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One of the more exciting events of my rock-related year is the Bancroft Gemboree where i can schmoose with other rock-focused people. You absolutely know that this weekend the accommodation in Bancroft and for miles around will be booked solid so either I will be staying with my sister or possibly in Peterborough.
At the Bancroft Gemboree there is every natural crystal from the beautiful to bizarre – a booth of Columbian emeralds, Pakistani Peridot dealers and Russian fellow who sells black power pyramids of some unnamed substance. You stand there long enough he’ll have you convinced to put one in your living room – an investment that will turn your life around. Well if you believe that crystals will heal your warts, you’re well advised to see him as you’re likely thinking along similar lines. I’ll get a picture if he’s there this year and see what he has to say.
If you are into crafting, beading, crystals or geology, or just looking for gems, rough or cut, the Bancroft Gemboree is an event that goes beyond the material presentation of those goods, it’s a cultural event that bonds a motley crowd of locals to a throng of rockhound and crafting visitors. There are two huge venues, though I have always found that the better gem-stuff is in the venue lower down the hill. The best deals at the gemboree are typically outside at the top of the hill though last year I was disappointed.
Maybe next year I’ll get a booth and flog my upcoming Ontario cave book there.
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Posted in abandoned, abandoned mines, abandoned mines in Ontario, adventure in Ontario, Adventures, Bancroft, Bancroft gemboree, bizzare, Buy The Book, collecting rocks near Bancroft, crazy things, exploration, gemology, gems, gemstones, geography, geology, history, industrial archeology, Interesting, Life, mine, mines in northern Ontario, My Book, my life, Nature/Outdoors, ontario, Ontario geography, Ontario Underground, Ontario's geography, Ontario's geology, Personal, Photography, photos, picture of, rock collecting, rockhounding, rockhounding in Ontario, Rocks & Gems, rocks and minerals, rocks in Ontario, rockwatching, sapphires, strange places, Travel, tunnels, Uncategorized, underground, underground Ontario, urban exploration, tagged abandoned mines in Northern Ontario, Boulter road near Bancroft, collecting minerals near Bancroft, collecting minerals near Craigmont, corundum, corundum in Northern Ontario, Corundum in Ontario, corundum near bancroft, Craigmont, nepheline syenites, old mine tunnels, Ontario rockhound, rock Hounding, rockhound, rockhounding, Rocks & Gems, rocks and minerals, sapphires in Ontario, Syenite, syenite in Ontario, Syenite under Robillard Mountain on January 29, 2011|
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Beneath Robillard Mountain
Craigmont is about as distant from the reach of the modern world as you are likely to get in the “near north”. Indeed it appears on the map as a substantial settlement but as you cruise up Boulter road you become aware of how far you really are, both geographically and culturally from the bustle of Southern Ontario.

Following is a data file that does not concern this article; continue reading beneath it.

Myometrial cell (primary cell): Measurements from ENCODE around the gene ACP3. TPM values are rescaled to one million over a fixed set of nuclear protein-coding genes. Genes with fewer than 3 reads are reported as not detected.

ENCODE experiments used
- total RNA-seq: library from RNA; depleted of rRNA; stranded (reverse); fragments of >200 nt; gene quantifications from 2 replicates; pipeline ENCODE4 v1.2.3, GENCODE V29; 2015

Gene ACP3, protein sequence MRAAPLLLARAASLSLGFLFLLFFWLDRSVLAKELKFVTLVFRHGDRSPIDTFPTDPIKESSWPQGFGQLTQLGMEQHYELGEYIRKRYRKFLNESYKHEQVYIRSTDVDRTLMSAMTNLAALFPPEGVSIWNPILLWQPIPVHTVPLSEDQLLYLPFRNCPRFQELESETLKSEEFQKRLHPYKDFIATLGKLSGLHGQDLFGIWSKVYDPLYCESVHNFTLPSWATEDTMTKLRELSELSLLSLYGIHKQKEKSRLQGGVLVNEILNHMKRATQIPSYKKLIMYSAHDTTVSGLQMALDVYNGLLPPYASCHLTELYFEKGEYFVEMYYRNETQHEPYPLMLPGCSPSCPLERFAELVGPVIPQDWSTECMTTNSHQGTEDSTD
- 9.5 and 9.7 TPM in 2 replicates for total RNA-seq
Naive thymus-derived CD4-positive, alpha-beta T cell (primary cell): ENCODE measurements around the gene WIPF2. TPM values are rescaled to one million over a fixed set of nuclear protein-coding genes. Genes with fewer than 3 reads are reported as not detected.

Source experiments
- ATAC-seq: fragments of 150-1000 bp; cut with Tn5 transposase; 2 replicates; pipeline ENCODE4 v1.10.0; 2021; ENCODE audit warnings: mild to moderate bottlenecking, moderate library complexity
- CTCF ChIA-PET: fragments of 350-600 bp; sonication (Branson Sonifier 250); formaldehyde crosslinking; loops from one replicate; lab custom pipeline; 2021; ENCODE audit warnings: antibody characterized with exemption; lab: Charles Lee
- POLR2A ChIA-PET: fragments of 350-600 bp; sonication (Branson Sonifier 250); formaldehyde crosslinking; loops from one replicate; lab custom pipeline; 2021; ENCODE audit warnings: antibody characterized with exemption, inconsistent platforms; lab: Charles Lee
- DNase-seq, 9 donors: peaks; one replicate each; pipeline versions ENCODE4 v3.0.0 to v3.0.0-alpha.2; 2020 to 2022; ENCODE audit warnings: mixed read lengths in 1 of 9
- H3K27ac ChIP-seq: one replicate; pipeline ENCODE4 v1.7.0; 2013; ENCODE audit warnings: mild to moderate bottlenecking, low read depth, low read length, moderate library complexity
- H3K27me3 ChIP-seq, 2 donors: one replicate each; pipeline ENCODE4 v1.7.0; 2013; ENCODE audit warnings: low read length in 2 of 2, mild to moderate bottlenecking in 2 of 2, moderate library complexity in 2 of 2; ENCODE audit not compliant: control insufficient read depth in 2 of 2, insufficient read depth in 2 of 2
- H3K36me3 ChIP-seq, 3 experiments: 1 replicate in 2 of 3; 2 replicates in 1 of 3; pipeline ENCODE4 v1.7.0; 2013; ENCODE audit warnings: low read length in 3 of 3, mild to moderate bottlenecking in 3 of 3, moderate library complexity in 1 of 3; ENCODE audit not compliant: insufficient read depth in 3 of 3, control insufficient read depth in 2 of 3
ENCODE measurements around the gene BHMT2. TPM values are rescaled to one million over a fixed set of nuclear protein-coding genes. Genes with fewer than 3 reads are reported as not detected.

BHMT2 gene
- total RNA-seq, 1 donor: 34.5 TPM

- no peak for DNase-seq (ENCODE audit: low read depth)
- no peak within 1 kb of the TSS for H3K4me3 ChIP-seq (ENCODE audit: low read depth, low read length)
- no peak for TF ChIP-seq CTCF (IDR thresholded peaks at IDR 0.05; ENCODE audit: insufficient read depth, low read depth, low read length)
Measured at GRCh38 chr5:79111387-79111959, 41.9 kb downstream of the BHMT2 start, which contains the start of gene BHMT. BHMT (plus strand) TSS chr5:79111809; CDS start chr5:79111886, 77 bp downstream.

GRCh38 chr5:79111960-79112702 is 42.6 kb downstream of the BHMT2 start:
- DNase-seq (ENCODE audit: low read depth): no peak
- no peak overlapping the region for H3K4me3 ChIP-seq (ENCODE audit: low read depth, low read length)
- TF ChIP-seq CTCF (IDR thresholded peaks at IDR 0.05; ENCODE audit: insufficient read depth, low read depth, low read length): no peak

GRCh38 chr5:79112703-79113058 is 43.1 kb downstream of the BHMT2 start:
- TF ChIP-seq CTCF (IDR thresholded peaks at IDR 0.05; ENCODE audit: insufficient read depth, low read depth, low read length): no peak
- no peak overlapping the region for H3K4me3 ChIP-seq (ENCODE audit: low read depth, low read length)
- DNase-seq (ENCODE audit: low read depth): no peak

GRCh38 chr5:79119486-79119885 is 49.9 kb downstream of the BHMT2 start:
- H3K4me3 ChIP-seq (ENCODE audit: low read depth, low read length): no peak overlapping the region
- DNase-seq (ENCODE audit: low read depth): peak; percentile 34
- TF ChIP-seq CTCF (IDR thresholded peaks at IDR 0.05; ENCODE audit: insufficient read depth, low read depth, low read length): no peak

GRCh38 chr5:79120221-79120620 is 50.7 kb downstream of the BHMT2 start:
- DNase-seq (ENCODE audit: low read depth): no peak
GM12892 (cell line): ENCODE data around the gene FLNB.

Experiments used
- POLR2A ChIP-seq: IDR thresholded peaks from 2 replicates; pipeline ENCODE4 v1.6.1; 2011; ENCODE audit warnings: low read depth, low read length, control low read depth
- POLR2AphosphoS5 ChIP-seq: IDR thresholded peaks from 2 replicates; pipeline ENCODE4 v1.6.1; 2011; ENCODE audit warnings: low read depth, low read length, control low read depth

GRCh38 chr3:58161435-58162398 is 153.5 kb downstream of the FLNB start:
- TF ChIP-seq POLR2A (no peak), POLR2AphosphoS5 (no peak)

Coasting over hills that stretch off greenish-blue into the summer haze it seems as though you are crossing into a time warp. Meadows are saturated with intense colour and high pastoral fields line the road, strewn with orange and yellow flowers. Beyond this lies the valley of the “Little Mississippi River”. Spike-topped conifers wander unbroken to the horizon and in hillside fields lazy cows watch disinterestedly at the crumbling demise of old log barns.
As a collecting locale, Craigmont is remarkable. Not only is the beauty unsurpassed but its minerals are spectacular. Corundum here is found in large euhedral (perfectly formed) specimens; lapidaries have been known to cut them into cabochons. In their book, “Rocks and Minerals of Ontario” the Ontario Department of Mines say that there are unusual curved mica crystals. Garnets, molybdenite, allanite, uranite, euxenite, magnetite, pyrite and hornblende also appear from time to time.
Blink and you just might glide past Craigmont. The inhabited part is now a private town. It exists as a cluster of houses, barns and sheds and around it the vegetables flourish in earthy rows.
Robillard Mountain is situated within sight of the present habitation; an impressive upheaval of rugged red rock. Some twenty separate excavations scar its slopes.
As a general rule most corundum is found in pegmatites and structures associated with nepheline syenites. In this area north of Bancroft the most abundant deposits (corundum) are said to be sandwiched between scapolite, nepheline andesine and a band of alkaline syenite.
I took a hike beneath the mountain to see the syenite from below.
More on corundum in Craigmont here …
Check out this abandoned mine in Cobalt ... Here